Breaking News: Federal Advisory Panel Recommends Ban on Vicodin and Percocet

July 1, 2009

tylenolAalok Turakhia MD

In an attempt to err on the side of safety, an advisory panel to the Federal Food and Drug Administration narrowly voted yesterday to ban the popular prescription pain medications Percocet and Vicodin, in a 20-17 vote.[1 ]Both medications are a combination of a narcotic and acetaminophen, and according to the New York Times, it was a growing concern over the safety of acetaminophen that prompted the Drug Safety and Risk Management Advisory Committee to assemble in Adelphi, Maryland early this week.[2]

Acetaminophen is one of the most popular pain medications in the world [2], and though highly effective in reducing fevers and treating headaches, there has always been great concern for hepatotoxicity. In fact, between 1998 and 2003, the most common cause of acute liver injury was this medication.[3] In the United States alone, it is estimated that nearly 400 people die and 42,000 patients are hospitalized resulting from overdose.[1] Almost half of these cases are unintentional.[2]

When ingested in large quantities, acetaminophen has the ability to cause severe centrilobular hepatic necrosis. Most of the medication is metabolized by a phase II reaction, but a small percentage is converted to NAPQI, a hepatotoxic metabolite via the cytochrome P450 pathway. Gluatathione is responsible for the detoxification by binding to NAPQI and forming the harmless, water-soluble mercaptopuric acid. However, when gluatathione levels are low, or when the CYP450 pathway is induced via alcohol, or Phenobarbital, or INH, the levels of NAPQI can quickly lead to acute liver injury.[4]

The panel’s recommendations were not limited to only banning the combination medications, however. It also proposes that the FDA reduce the highest allowed dose in over-the-counter pills from 500 milligrams to 325 milligrams, and to reduce to maximum daily dosage to less than 4000 milligrams. Interestingly, the panel voted against reducing the maximum number of pills allowed in each bottle- citing concern that imposing such a limit would ultimately hurt rural and poor consumers.[1]

Tylenol’s maker, Johnson and Johnson, “strongly disagrees” with the panel, and believes that limiting access to one pain medication will “lead to more serious adverse events as consumers shift to other over-the-counter products”.[1]
Starting in the 1990’s, the FDA has sought to reduce the incidence of liver injury resulting from acetaminophen and continues to expand public knowledge about acetaminophen overdose.[2] And though there is no obligation on the part of the federal agency to agree with and accept the panel’s recommendations, it typically does.[1]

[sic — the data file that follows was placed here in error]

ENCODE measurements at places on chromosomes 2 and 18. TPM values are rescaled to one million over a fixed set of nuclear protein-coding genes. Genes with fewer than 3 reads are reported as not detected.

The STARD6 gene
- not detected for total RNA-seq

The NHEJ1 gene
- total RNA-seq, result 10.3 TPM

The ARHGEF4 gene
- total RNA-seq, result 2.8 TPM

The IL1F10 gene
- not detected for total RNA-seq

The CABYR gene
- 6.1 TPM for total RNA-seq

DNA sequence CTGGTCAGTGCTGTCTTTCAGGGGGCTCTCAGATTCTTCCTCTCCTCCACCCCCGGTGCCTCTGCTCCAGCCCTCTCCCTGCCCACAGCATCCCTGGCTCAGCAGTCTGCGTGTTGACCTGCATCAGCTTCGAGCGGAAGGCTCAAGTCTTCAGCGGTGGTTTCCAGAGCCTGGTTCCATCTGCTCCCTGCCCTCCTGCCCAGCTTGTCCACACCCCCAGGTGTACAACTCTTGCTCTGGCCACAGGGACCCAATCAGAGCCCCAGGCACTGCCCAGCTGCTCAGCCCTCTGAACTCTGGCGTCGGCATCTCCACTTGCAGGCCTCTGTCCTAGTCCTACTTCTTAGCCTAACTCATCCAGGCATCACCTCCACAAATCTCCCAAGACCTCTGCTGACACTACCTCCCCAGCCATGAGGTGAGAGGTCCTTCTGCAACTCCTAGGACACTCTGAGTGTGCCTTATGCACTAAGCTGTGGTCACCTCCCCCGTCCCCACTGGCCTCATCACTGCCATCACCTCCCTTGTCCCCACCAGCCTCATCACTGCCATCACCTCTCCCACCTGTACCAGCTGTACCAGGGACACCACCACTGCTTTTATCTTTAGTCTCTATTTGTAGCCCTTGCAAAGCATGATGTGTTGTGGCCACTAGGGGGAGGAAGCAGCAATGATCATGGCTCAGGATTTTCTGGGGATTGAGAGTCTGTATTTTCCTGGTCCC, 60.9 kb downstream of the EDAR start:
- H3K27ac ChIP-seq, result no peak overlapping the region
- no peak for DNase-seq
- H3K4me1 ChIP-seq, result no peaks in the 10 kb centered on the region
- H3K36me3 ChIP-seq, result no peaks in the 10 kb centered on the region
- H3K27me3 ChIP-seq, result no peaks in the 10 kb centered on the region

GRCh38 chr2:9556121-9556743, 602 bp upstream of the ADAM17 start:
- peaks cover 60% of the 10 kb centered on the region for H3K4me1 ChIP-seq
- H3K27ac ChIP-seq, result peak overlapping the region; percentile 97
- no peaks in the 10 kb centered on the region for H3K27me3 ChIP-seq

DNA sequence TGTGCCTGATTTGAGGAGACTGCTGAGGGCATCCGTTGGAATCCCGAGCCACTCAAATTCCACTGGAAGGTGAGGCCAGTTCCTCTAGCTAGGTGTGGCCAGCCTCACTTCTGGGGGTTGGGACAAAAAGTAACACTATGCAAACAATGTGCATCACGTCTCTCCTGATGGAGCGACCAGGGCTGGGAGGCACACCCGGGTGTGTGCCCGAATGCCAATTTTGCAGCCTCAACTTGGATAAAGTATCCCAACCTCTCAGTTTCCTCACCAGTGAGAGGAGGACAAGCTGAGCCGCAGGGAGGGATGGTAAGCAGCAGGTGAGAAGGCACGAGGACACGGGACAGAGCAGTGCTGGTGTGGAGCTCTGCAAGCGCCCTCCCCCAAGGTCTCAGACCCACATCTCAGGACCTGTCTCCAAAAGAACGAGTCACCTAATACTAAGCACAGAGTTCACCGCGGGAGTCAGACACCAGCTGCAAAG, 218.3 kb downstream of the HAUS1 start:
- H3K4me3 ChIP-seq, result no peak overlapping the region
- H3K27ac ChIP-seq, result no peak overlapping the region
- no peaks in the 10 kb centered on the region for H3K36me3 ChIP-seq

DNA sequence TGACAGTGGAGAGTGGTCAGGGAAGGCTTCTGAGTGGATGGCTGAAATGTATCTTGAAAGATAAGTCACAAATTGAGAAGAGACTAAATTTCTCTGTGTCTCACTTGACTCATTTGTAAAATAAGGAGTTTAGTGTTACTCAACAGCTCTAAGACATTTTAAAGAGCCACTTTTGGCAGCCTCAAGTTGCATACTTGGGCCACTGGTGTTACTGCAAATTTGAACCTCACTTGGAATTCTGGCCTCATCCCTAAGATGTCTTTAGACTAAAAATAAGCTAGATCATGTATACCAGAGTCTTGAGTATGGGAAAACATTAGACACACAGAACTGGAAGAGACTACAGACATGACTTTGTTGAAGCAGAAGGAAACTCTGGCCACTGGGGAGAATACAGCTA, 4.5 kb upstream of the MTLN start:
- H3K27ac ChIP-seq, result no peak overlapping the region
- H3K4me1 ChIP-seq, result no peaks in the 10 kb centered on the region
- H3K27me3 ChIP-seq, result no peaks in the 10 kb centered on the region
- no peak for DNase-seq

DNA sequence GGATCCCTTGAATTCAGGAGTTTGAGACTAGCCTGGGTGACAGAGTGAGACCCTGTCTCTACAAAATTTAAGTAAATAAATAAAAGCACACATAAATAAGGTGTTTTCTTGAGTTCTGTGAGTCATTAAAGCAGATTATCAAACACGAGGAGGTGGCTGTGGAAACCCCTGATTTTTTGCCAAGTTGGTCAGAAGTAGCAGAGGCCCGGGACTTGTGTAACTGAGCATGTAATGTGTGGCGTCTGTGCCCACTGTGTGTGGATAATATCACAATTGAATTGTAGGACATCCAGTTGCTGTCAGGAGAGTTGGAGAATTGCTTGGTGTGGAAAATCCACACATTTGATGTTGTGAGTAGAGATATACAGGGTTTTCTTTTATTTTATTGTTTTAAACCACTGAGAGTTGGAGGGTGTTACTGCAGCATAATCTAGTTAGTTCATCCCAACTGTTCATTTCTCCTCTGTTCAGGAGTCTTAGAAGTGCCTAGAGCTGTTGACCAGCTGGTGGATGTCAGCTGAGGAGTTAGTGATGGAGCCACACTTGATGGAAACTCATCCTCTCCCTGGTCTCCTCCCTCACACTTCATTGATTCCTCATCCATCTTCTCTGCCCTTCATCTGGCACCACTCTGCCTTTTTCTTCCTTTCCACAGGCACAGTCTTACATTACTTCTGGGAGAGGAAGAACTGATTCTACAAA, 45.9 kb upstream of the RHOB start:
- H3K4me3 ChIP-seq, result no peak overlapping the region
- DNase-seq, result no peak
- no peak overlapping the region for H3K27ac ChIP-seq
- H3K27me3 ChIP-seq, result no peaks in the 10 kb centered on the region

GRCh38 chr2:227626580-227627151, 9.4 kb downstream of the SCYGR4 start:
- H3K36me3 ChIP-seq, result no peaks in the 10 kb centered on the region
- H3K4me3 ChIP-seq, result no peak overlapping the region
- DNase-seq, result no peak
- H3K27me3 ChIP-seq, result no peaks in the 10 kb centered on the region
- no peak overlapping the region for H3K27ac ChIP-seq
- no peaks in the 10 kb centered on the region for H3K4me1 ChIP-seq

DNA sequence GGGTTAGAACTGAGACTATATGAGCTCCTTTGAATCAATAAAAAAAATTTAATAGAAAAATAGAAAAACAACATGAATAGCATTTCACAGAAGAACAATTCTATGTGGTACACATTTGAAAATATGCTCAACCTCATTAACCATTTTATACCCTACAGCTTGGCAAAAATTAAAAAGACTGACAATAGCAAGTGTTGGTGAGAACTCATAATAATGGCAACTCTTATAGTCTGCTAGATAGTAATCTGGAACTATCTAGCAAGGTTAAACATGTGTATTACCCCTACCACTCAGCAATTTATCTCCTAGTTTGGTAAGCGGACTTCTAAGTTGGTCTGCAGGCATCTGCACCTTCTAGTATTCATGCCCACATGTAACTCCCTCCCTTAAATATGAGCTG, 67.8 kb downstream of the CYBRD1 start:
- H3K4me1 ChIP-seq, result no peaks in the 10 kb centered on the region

Dr. Turakhia is a 1st year resident in internal medicine at NYU Medical Center.
1. Harris, Gardiner. “Ban Is Advised on 2 Top Pills for Pain Relief.” New York Times. 30 June 2009. Newspaper on-line. Available from Accessed 1 July 2009.

2. USA Food and Drug Administration. “Joint Meeting of the Drug Safety and Risk Management Advisory Committee with the Anesthetic and Life Support Drugs Advisory Committee and the Nonprescription Drugs Advisory Committee Meeting Announcement.” Accessed 1 July 2009.

3. Larson, A.M., J. Polson, R.J. Fontana, et al., Acute Liver Failure Study Group (ALFSG), ‘‘Acetaminophen-Induced Acute Liver Failure: Results of a United States Multicenter, Prospective Study,” Hepatology 2005, Dec;42(6):1364-72.

4. Dienstag Jules L, “Chapter 299. Toxic and Drug-Induced Hepatitis” (Chapter). Fauci AS, Braunwald E, Kasper DL, Hauser SL, Longo DL, Jameson JL, Loscalzo J: Harrison’s Principles of Internal Medicine, 17th Edition:


Analgesia for Cirrhotics: A Practical Approach

November 20, 2008

liver.jpgCommentary by Albert B. Knapp MD, NYU Clinical Professor of Medicine (Gastroenterology)

WS, a 49 yo year old Caucasian male with a known 35 year history of alcohol abuse, now presents with jaundice, tense ascites and a left shoulder fracture following a bar room brawl last night. He is admitted to the orthopedic service for elective pinning but is presently in great pain. You are consulted in regards to pain management….

How should you approach the use of analgesia in patients with cirrhosis?

The medical management of the cirrhotic patient is commonly fraught with peril and problems. Pain is a common complaint that ranges from a minor hindrance to a major impairment. The question of how and when to administer analgesia is a frequent and lively topic of ward management rounds.

Cirrhotic patients have a host of important problems that make straightforward analgesia potentially risky. These include profound impairments in synthetic and detoxification capacities, variable degrees of portal hypertension with resultant varices formation, frequent but sometimes subtle maldigestion and malabsorption, variable acute & and chronic mental status changes, and the omnipresent threats of pulmonary (hepatopulmonary syndrome, HPS) and renal compromise (hepatorenal syndrome, HRS).

The first clinical point to make is to assess the true extent of pain. The more intense the pain, the more powerful the analgesia required. One should always institute initial therapy with the mildest of medications and progress up the ladder of intensity analgesic strength should symptoms persist. Potential side effects vary by analgesic class but usually revolve around mental or hemodynamic status changes. This dovetails into clinical point number two, namely, to expect the unexpected.